The adventures of a fourth grade teacher in East Central Illinois.

New Classroom Arrangement

When I was in fourth grade, my teacher had tables for us instead of desks. We had plastic totes kept in a huge cubby shelf thing for our supplies and a separate tote in the middle of the table that had shared materials, especially pencils. I loved this grouping arrangement and loved how my friends and I were able to work so collaboratively and cooperatively throughout the year. (Miss McNamara would give us seating assignments but my best friends and I always took our supplies and went to her extra table at the back of the room to work. She let us do this as long as we actually worked, which we always did because we didn’t want to get split up!)

When I first started working as a substitute teacher, I saw all sorts of classroom arrangements: desks in rows, desks in groups, and tables of various sizes being the most common. (I never went to a classroom that had no furniture, although I’ve heard stories of such rooms existing.) After three years of working in hundreds of different classrooms, I definitely came to prefer groups of desks or tables.

Then I got my own classroom and my principal at the time strongly encouraged me to start the year off with rows so that I could establish my “teacher presence” in the classroom. Later in the year I switched to groups of four desk that faced each other. This has continued to be my preference.

At the end of last year I came to realise that I would most likely have a very large class this year (possibly upwards of 28-30 students). So I began to reimagine my entire room and I enlisted the help of my wife, who is able to think about negative space in a way that I have a hard time doing. (Give me a limited space and tell me to fill it completely and I’ll do it without a problem; give me the same space and tell me that I have to have empty space and I hit a brick wall.) She helped me figure out where to move bookshelves, my desk, my reading table, and the students’ desks so that I could optimise my space. (On a side note, I was told my first year here that my classroom is actually about 100 square feet smaller than the recommended space for the number of fourth grade students I have. Even though I’ve had several opportunities to switch classrooms, I’ve always opted to stay because all of my materials are already in here and organised in a way that works for me.)

I started this year with four columns of desks that were mirrored across the center line of my room. This meant that two columns faced the right and two columns faced the left. This worked for a brief period of time but then I needed my students to be able to work in small groups at their seats and so I arranged things to make room for groups of four or five desks. It had been this way for over a month, but I was frustrated by some of the problems I ran into, including not being able to monitor all of my students, limited space, and the constant shifting of desks as students moved around.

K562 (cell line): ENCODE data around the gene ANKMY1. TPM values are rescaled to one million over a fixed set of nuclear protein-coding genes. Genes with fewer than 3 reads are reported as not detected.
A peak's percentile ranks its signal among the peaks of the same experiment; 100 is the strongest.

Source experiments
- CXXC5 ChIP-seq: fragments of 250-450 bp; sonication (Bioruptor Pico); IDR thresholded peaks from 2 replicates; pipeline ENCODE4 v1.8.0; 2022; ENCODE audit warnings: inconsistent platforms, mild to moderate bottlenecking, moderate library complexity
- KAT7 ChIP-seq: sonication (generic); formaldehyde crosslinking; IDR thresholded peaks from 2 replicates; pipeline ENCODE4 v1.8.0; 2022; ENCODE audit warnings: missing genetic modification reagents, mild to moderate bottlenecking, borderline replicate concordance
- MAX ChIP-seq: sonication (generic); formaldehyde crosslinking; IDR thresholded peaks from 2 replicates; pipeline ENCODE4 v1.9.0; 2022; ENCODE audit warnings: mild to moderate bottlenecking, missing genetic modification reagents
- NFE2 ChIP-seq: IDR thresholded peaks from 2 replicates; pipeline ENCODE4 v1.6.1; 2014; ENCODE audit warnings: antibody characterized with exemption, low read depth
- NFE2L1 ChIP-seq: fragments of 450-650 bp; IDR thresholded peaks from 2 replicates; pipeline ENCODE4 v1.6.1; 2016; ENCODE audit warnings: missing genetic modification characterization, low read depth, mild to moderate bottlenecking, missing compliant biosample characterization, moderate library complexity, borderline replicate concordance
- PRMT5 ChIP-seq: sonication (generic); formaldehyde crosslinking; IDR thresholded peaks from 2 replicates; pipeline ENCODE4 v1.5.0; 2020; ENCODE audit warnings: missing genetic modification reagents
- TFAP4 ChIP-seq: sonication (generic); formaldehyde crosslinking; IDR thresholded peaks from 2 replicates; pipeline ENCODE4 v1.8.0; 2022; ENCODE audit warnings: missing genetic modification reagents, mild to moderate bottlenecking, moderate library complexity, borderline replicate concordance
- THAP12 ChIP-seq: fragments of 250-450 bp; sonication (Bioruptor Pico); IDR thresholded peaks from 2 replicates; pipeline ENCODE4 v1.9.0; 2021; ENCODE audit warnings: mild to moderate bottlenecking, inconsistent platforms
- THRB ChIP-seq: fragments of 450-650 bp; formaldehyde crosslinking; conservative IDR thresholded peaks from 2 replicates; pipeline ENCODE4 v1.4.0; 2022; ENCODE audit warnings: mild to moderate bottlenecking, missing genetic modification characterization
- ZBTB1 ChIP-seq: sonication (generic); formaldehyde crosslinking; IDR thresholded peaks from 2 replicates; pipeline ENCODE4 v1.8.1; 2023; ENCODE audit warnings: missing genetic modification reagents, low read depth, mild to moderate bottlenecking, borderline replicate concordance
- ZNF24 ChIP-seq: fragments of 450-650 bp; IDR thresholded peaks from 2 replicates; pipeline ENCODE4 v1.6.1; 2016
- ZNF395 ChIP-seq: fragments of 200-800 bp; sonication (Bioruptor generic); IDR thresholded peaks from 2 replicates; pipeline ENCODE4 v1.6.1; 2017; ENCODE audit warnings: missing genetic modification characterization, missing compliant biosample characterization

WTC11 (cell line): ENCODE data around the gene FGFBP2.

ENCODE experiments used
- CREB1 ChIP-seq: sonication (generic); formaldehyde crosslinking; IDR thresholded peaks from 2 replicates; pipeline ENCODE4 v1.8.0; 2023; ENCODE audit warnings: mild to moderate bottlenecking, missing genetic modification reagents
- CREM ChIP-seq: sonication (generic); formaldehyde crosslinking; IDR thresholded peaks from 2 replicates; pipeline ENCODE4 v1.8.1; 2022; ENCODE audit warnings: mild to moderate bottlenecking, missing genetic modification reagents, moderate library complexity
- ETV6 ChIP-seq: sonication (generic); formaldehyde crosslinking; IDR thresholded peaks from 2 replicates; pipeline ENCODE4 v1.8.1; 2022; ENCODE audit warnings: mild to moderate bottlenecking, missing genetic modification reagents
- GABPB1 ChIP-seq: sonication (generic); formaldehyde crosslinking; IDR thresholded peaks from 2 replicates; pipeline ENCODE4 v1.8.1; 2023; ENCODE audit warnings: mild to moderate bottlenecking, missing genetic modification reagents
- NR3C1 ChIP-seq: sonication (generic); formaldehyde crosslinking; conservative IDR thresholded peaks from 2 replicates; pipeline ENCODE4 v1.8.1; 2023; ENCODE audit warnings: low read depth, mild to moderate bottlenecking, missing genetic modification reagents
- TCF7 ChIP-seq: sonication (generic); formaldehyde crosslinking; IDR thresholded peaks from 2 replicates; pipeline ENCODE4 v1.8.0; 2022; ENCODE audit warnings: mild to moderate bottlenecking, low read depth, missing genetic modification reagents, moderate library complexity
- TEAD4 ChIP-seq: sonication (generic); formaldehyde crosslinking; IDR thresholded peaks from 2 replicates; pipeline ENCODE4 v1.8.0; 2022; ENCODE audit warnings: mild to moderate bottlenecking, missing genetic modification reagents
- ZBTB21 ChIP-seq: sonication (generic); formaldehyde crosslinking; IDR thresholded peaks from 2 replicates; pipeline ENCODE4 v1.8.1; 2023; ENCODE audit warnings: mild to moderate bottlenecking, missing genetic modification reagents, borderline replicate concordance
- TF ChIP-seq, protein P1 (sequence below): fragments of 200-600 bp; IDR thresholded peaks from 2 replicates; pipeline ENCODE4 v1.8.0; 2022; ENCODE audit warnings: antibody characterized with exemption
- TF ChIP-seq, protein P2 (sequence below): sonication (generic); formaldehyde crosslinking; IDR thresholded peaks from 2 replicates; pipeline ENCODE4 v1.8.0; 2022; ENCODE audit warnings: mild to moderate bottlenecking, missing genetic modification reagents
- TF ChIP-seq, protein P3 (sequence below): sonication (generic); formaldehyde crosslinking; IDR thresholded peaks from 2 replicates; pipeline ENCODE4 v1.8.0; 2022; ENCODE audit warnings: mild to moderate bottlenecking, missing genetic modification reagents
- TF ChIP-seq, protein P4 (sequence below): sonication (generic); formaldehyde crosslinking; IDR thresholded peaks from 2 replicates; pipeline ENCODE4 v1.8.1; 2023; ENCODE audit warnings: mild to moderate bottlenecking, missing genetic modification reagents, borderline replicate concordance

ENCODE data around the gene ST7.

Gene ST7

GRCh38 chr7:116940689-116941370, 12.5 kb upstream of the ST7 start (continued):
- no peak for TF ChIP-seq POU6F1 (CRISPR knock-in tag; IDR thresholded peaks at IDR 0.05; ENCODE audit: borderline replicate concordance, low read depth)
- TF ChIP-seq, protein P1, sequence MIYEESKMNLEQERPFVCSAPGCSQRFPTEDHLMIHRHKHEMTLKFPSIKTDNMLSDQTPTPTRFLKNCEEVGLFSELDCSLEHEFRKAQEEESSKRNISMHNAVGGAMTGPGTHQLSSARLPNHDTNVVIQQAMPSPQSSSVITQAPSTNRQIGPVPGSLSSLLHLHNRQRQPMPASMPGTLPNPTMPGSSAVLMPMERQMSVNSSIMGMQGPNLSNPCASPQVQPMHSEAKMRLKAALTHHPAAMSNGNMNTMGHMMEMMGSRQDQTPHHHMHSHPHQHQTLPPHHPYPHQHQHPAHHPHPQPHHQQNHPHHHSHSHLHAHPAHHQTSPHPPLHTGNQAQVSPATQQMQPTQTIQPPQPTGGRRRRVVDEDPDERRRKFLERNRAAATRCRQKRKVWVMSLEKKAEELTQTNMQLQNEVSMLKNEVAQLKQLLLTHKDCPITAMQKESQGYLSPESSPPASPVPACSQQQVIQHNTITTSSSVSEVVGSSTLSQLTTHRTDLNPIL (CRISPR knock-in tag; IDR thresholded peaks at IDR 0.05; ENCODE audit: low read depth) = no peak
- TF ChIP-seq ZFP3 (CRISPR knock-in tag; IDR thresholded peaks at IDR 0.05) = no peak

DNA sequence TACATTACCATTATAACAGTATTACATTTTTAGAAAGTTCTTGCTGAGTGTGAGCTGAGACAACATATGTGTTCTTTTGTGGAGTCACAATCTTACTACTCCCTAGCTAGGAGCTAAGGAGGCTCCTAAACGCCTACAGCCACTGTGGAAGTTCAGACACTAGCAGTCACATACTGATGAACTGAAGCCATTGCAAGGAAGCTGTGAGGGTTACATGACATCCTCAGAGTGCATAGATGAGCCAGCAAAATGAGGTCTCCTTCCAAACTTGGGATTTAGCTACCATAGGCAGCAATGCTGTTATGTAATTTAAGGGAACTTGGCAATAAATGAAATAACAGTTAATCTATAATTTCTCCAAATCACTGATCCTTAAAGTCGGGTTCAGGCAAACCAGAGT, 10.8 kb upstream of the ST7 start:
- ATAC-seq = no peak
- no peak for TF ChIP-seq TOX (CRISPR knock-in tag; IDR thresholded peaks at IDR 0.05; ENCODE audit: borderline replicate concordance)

Then I got a much-needed filing cabinet that I needed close to my desk and reading table and discovered that I had no good place to put it. I struggled with it for a couple of hours before finally asking my wife to come down and help me out. She suggested changing my desk’s orientation, moving my table, and completely reconfiguring the students’ desks. Now I have four rows of desks that face the front of the room with an aisle down the middle to provide ease of access. My table is strategically placed so that I can see every student’s desk and, more importantly, Chromebook screen, from where I sit as I work with small groups. I can also see students on the carpet as they work with my aide, student teacher, or each other.

More importantly, though, is what my students are able to do: focus on their work, complete assignments with independence, trust that their teacher is monitoring the entire classroom to ensure safety, and ask others for help in appropriate ways as needed.

I don’t think it is the best arrangement possible, but it is the best arrangement for what we need at this moment. My students spend much of the day out of their seats, anyway, spreading out as the work with partners and self-selected groups. Because I am doing a workshop model for literacy and math instruction, I spend very little time each day at the front of the room teaching the entire class the same thing at the same time. Instead, I present short minilessons and then set students off to complete a variety of independent, differentiated tasks as I work with my small groups on targeted skills.

This entire exercise has been a good reminder for me that the classroom and the learning environment need to be designed around the needs of the students, not the wishes of the teacher. We may return to groups in the future. We may have a large horseshoe arrangement another time. And we may keep our rows and columns. It is all about the students being able to learn in a safe, positive, appropriate environment. Always.

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